Foeniculum vulgare ‘Purpureum’, also known as Bronze Fennel, is a strongly aromatic flowering perennial that is known as an ornamental as much as it is a culinary herb. Finely textured, feathery, fragrant foliage emerges purple and later becomes gray-green, followed by upright umbels of yellow flowers from June to July. The yellow blooms contrast beautifully with the purple foliage in the naturalistic or herb garden amongst other mid-summer flowering perennials. If spent flowers are not deadheaded, they will become aromatic, anise-scented seedheads, which will later self-seed in the garden. Fennel is a host plant for Swallowtail Butterfly larvae.

    Introduced by Princeton Nurseries in 1967, Ginkgo biloba Princeton Sentry® is a columnar, male cultivar of Gingko that is tolerant to many adverse conditions. Capable of handling urban sites, polluted and compacted soils, as well as saline conditions, this Ginkgo cultivar is a popular choice as a street tree. Chartreuse, two-lobed foliage turns a uniform golden yellow in autumn and persists on the tree for several weeks, eventually dropping and creating a golden, halo-like carpet around the base.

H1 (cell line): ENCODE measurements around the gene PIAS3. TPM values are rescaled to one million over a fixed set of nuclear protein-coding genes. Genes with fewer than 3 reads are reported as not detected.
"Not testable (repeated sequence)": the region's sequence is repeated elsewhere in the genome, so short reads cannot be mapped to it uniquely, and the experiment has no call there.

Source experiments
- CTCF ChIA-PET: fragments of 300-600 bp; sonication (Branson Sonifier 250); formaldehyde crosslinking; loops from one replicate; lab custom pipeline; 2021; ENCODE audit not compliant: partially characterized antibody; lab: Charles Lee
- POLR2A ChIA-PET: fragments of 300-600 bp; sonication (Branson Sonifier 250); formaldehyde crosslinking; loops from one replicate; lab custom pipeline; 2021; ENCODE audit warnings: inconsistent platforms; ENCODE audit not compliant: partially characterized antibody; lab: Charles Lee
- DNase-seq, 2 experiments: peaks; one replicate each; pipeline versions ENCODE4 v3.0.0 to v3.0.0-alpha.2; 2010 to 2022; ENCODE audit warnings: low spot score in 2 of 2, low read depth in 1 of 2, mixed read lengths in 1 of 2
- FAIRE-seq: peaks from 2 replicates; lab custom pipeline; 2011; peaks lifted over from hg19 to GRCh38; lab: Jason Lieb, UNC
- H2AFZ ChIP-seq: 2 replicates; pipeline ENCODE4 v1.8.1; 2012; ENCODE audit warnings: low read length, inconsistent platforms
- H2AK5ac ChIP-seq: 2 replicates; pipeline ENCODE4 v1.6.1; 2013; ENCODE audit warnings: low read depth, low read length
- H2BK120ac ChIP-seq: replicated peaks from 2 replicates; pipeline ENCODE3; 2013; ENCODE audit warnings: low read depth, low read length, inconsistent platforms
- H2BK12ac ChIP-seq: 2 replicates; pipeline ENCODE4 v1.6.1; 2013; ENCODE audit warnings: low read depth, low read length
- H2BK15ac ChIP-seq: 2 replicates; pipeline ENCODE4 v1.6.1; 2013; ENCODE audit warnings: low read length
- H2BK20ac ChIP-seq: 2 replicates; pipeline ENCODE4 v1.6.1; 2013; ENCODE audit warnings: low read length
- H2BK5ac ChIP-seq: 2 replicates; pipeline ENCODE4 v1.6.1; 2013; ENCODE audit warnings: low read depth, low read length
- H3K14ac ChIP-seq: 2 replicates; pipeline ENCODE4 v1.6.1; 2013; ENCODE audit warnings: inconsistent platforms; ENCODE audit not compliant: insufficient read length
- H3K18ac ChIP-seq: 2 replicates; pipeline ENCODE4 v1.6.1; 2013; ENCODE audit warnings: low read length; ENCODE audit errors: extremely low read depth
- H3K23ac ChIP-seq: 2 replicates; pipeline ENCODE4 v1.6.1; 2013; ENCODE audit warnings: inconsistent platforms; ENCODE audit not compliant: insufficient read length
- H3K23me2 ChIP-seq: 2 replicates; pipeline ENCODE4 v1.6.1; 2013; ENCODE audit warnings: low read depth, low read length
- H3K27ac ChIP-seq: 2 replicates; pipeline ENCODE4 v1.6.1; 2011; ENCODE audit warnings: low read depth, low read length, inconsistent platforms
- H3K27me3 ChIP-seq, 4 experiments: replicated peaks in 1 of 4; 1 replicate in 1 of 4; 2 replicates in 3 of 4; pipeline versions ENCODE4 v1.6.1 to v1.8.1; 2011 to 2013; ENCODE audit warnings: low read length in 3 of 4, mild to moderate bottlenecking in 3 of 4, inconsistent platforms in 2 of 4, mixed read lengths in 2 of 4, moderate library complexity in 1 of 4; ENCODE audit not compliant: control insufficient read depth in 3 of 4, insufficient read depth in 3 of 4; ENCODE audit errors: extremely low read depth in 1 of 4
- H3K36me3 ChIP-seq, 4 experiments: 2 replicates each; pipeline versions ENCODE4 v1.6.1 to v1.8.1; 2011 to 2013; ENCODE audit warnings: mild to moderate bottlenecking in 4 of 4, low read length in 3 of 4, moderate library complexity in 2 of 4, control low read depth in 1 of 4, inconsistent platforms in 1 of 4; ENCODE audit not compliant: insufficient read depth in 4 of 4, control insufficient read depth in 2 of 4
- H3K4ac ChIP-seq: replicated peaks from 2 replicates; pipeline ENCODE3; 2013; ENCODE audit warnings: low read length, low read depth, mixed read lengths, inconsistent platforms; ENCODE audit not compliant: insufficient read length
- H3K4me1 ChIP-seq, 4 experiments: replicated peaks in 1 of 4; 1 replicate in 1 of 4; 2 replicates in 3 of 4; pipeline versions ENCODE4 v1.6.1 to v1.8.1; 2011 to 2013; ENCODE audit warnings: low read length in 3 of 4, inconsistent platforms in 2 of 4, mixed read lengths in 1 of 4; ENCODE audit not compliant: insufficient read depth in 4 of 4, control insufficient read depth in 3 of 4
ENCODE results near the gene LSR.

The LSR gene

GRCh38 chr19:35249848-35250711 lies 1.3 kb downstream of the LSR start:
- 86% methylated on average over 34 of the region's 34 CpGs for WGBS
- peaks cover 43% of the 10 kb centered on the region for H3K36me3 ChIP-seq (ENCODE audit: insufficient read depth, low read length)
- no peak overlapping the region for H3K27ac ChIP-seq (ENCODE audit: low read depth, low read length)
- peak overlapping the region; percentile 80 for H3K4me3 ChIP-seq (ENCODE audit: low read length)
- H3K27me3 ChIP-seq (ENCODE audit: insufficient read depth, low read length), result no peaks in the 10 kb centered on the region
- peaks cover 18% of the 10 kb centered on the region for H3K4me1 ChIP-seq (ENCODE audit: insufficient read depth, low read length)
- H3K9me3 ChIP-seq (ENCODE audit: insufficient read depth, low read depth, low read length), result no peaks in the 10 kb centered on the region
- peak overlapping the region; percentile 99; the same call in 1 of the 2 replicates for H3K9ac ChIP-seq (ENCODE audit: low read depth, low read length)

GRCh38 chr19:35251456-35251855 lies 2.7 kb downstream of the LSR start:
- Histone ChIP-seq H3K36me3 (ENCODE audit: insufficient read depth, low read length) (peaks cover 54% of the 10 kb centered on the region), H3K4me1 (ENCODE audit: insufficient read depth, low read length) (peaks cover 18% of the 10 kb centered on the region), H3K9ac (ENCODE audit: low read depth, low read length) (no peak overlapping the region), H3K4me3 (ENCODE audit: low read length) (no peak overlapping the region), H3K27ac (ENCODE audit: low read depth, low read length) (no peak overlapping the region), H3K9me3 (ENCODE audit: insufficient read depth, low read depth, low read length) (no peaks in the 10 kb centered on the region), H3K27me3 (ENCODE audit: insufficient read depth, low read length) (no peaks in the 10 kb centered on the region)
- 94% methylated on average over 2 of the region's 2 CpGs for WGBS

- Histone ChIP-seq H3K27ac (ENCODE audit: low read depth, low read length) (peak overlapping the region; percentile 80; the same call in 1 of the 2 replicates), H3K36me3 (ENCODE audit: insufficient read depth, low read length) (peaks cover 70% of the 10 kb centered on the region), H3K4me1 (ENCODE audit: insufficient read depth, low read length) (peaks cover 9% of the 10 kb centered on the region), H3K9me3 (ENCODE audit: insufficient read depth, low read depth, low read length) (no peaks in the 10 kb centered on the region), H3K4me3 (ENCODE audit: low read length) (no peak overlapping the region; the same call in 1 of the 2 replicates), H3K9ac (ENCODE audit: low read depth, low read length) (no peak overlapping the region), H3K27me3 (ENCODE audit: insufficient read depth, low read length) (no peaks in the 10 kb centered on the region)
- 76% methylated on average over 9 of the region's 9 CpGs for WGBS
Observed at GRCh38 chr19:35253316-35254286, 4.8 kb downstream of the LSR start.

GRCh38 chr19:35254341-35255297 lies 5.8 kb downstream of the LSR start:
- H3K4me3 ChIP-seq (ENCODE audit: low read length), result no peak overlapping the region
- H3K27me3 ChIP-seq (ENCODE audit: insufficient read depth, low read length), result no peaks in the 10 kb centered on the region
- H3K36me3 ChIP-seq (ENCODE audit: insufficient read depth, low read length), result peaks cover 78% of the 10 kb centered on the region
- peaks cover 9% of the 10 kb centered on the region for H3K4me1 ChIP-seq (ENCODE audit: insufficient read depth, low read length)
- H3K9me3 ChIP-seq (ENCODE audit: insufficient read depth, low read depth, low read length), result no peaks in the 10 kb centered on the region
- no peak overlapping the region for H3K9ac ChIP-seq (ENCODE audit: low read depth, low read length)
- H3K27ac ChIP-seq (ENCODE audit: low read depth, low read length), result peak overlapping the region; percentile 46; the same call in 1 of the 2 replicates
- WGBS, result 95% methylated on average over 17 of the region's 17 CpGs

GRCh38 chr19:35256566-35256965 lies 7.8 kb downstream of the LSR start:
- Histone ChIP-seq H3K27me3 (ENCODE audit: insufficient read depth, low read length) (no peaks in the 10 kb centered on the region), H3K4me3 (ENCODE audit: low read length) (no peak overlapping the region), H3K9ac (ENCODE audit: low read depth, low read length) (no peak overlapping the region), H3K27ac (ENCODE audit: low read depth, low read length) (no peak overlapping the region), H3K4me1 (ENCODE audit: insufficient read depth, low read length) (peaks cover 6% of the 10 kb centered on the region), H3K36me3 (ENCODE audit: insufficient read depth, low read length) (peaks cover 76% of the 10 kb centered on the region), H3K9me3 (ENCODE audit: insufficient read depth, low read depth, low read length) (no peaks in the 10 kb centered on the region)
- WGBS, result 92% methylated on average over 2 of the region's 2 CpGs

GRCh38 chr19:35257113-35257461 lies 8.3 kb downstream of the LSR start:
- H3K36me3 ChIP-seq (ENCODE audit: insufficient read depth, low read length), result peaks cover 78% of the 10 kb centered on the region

Found around an abandoned homestead in the mountain town of Boone in Avery County, North Carolina by State Extension Agent, Jeff Owen, Gladiolus dalenii ‘Boone’ is noted for being an adaptable, long-lived, and cold hardy – that’s right, COLD HARDY – perennial Gladiolus. Upright flower spikes display a gradient of pastel peach-apricot to pale yellow with red-tinged throats at the centers, emerging atop soft blue-gray spear-shaped foliage from June to July. Known to remain upright throughout the bloom period without flopping, so staking is not necessary. Attractive to hummingbirds and bees, and multiplies easily by underground corms.